Electric Vehicles

This is why I won’t buy an electric pickup (or any electric vehicle): the new electric F-150 only has a 100 mile range when towing.

Part of owning a vehicle of any type, what makes it such an American experience is that owning a vehicle is freedom. Freedom to go where you want. Electric vehicles with 300 miles or less of range take that from you, tethering you to a short distance from your home. The quintessential American road trip will cease to exist if electric cars become the norm. A part of America will die with the automobile.

16 replies on “Electric Vehicles”

All that plus… Look up how often your replace the batteries, and the cost of that. Hard pass.

Also while being told to not run your house a/c so much to avoid rolling blackouts (varies by location).


Look, maybe someday electric vehicles will become the preferred option as opposed to internal combustion engine (ICE) vehicles. But today is not that day.

Once I can manage to get some land, and put in a large solar array and battery bank, I’d love to have one. As a farm truck. Doesn’t drive very far, only tows to take cattle to the butcher or the kids animals to the county 4-H fair, and otherwise is just a local runabout. Fits GREAT in that use case. Here’s an idea, Ford: Offer it in XL or XLT trim without all the power-sapping electronic bells and whistles, in a Crew Cab 8-foot bed configuration (read: bigger battery) and it’d be an awesome farm truck. But they wont’ do that, because reasons.

For long RV trips I’d still much rather have a diesel 250/350.

Until the eggheads get cold fusion shrunk to vehicle sixe, electric vehicles are for anything other than a trip to work/store/school and back. And then only one of those per day.

Nothing about electric cars pencils out economically, or makes and sense within the current paradigm. The upfront cost, the range, the reliability (see Ford’s preesent misadventures with the Mach E and electric Bronco just for example), the cost to charge (which will skyrocket as electric per kWh rates do the same, and is happening now, incidentally), the impact of extreme cold on batteries, the environmental impact of making the batteries, as well as of generating the power to charge them, and the issues surrounding disposal of batteries at EOL.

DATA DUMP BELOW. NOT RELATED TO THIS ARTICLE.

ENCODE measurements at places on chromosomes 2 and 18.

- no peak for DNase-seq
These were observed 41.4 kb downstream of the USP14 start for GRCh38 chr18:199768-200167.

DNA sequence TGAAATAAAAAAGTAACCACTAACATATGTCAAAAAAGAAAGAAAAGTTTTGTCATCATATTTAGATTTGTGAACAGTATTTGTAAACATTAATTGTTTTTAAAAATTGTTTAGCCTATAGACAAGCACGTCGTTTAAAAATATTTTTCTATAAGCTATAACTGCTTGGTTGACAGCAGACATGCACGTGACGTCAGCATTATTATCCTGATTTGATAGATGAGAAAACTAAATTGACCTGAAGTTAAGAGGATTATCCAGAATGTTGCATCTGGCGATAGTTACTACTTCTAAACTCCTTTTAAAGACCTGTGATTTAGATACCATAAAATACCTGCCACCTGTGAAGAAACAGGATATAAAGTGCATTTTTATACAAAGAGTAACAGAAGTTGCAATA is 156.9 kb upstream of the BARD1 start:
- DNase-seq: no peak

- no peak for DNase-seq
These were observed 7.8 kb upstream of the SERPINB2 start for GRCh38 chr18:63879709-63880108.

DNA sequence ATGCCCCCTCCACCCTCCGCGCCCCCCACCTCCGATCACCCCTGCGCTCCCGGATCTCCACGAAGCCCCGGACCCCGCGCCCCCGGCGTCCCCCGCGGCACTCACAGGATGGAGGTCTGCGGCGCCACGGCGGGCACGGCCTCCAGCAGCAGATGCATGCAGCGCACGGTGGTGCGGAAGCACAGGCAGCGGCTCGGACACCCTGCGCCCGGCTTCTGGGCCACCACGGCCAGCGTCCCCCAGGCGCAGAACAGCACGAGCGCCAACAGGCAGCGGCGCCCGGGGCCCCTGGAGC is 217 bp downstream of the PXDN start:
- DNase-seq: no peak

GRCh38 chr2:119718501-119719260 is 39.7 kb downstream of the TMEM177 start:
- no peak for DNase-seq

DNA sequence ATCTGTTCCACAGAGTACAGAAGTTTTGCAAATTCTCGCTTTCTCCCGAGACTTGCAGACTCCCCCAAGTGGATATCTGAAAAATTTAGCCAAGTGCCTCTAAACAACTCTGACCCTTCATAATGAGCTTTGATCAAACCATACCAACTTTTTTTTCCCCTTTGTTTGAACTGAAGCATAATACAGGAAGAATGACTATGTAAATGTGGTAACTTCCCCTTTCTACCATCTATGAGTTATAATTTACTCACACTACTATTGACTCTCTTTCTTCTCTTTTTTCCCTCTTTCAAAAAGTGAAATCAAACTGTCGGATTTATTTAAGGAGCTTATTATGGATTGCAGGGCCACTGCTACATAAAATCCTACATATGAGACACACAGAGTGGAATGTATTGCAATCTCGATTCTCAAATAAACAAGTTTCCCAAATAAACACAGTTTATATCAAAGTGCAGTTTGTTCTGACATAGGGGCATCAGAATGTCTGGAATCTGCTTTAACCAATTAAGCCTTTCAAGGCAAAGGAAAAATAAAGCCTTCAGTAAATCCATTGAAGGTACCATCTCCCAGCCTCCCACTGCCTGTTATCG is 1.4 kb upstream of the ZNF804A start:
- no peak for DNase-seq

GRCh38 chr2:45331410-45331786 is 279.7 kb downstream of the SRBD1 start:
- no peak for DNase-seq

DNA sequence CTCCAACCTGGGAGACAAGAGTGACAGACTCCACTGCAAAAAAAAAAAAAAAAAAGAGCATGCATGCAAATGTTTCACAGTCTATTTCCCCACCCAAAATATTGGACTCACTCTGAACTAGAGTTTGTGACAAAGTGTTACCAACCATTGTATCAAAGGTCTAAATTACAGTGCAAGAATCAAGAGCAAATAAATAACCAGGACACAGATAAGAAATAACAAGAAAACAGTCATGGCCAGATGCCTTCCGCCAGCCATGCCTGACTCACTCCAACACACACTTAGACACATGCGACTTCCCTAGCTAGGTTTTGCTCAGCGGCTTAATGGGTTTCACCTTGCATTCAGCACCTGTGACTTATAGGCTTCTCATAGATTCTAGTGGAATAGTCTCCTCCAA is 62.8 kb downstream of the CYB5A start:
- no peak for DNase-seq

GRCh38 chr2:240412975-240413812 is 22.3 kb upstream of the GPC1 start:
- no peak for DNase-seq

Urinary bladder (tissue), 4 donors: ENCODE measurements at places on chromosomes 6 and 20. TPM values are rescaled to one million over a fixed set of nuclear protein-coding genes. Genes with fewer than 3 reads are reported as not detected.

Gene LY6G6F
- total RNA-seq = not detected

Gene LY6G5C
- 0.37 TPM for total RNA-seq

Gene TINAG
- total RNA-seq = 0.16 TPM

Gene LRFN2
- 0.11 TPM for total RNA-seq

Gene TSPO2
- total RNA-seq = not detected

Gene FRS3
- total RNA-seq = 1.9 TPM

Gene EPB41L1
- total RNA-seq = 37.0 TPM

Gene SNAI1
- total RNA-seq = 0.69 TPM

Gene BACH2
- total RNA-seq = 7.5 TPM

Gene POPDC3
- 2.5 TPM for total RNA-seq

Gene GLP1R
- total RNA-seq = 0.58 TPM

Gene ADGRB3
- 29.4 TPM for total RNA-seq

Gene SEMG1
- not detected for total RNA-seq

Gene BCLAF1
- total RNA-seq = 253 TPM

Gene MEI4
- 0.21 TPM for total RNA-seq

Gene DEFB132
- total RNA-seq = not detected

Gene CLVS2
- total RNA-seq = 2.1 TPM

The range sucks except for use strictly as an urban/suburban commuter car. The time to recharge also makes them impractical for long range use like road trips, to say nothing of the lack of recharging infrasturcture being available everywhere it is needed. Don’t forget it also destroys the used car market, as the cost of replacement batteries makes the resale of old EV’s completely impractical beyond the useful life of their original battery systems.

You then can consider the large scale intractable problems inherent to the entire notion that we will be a nation based on electric vehicles: the limitations of the power grid with regard to both distribution (already wholly inadequte to meet the demands for going even to 10% EV saturation nationwide) and generating capacity which is barely sufficient for power needs now, and rapidly getting worse as coal plants and older nuke plants get decommissioned with no replacements being brought online, and planning and building any new power plant is a njghtmare of govt interference to wade through.

Finally, there is the inescapable fact that EV’s are the golden calf-like idol of a presently popular religious movement; and that is exactly what the worship of EV’s and all the magical thinking and proselytizing over how they will become the only avaialble vehicles within a short time span really is. For the typical EV owner, ownership has been way to signify their “membership” in the club of right-thinking progressivism. Most EV owners are just image obsessed douchebags who have adopted the popular thing because it makes them look good to other believers in the cause, and because the early adopters were able to take advantage of subsidies that came out everyone else’s pockets.

For corporations and govt shills, it is just the current thing on which to be focused, and ICE vehicles have to be demonized in turn, in order that the inevitability of EV’s can be sold to a public that largely knows it’s all bullshit. It has the added benefit of leaving the owners of EV’s under the thumb of corporate and govt power (and the inevitable abuse of same) as the cost and availability of electric power is a control mechansm, along with the limited range of such vehichles. Ones ability to recharge an EV as needed will be increasingly subject to the influence of petty tyrants, and that is by design.